Today's all-sources handle of $5,679,416.31 brought the five-day, 50-race total to $30,246,887.68, up 34 percent from last year's five-day, 50-race total of $22,540,761.22, which in turn overtook $16,887,188, also a record at the time, in 2015. That year, 48 races were run in four days after one day was rained out and canceled races were rescheduled on other cards.
This year's numbers are particularly amazing when compared to say, 2012, when the all-sources handle was $7,570,730 for the entire meet. That figure was eclipsed in a single day this year, and it was almost double the 2011 total, when there were four race days. In short, handle this year is about four times the amount handled five years ago.
On-track handle was $1,028,951,70 up from $929,409.10 last year, which was up an impressive 47.96 percent over 2015. Handle at the track this year would have been higher had opening day, set for Saturday, Sept. 2, not been postponed to Wednesday, Sept. 6 after heavy rain from Hurricane Harvey fell in the area, necessitating the delay.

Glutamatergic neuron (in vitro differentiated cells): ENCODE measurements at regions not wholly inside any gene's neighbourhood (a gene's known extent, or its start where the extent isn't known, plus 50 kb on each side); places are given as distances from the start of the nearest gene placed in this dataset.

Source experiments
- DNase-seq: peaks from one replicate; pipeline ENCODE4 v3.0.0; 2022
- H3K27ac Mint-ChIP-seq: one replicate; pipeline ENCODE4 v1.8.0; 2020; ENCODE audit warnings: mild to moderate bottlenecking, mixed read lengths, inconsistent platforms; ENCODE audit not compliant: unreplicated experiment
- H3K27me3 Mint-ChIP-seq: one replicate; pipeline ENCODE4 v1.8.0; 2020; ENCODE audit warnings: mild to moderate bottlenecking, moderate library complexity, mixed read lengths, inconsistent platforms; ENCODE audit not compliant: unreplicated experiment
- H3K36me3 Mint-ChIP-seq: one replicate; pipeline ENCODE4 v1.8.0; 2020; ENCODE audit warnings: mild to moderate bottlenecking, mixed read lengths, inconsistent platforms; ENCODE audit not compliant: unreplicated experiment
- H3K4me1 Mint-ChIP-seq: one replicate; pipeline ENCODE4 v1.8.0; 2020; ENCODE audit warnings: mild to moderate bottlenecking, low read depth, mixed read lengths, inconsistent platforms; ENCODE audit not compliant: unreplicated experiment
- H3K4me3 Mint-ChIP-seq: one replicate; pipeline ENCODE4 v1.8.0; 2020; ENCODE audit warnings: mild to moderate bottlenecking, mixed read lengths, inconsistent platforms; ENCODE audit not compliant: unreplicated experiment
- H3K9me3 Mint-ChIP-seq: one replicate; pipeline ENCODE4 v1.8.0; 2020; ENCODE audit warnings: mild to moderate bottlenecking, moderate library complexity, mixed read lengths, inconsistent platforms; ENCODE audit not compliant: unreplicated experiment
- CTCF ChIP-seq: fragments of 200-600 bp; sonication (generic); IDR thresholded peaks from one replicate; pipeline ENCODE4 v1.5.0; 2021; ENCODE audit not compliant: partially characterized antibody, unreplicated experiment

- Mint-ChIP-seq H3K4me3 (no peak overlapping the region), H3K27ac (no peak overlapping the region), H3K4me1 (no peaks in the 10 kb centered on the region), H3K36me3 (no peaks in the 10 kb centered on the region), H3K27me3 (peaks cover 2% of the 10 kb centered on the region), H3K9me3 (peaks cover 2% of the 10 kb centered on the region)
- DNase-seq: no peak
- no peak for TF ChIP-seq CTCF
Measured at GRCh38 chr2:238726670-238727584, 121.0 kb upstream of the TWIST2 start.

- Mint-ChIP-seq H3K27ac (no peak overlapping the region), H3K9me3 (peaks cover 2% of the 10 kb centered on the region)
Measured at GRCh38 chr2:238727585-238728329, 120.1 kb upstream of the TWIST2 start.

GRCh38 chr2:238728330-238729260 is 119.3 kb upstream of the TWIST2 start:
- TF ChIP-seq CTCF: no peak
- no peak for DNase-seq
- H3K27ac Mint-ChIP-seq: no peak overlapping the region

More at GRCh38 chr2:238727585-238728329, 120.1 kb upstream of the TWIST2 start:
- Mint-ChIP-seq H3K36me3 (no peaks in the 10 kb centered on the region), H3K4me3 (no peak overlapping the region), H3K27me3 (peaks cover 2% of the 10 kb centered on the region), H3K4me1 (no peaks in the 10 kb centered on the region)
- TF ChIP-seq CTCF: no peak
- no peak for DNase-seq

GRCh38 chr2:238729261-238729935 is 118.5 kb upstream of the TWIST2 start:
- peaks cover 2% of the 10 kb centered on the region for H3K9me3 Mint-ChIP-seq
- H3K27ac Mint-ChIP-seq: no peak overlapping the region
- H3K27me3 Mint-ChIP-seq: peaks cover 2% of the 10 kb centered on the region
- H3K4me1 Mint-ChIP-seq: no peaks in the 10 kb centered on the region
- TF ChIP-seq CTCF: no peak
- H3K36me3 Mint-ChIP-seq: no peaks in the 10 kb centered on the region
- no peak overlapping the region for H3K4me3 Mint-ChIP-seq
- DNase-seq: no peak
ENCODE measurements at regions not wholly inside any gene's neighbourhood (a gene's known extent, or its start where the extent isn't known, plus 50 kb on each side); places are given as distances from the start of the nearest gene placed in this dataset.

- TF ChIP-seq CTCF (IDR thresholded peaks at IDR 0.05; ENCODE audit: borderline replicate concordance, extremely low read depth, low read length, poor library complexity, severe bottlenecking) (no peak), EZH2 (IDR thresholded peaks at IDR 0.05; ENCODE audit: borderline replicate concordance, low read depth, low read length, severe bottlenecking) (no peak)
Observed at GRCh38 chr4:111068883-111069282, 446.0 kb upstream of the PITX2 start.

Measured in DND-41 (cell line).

“What’s amazing about our meet is that the biggest day we had last year — and it was an all-time record — was Calumet Farm Kentucky Turf Cup Day,” said Ted Nicholson, Kentucky Downs senior vice president and general manager. “And we handled $5.7 million. This year, for five days, we averaged $6 million. Even with the rain-out day, to go over $30 million is unbelievable. It just shows that horseplayers and casual fans alike love the Kentucky Downs product. And our enthusiastic crowds show they love the entire experience of being at the track in a fun, festive family atmosphere that combines full fields of horses, low takeout rates on wagers, top-class horses and no hassle.”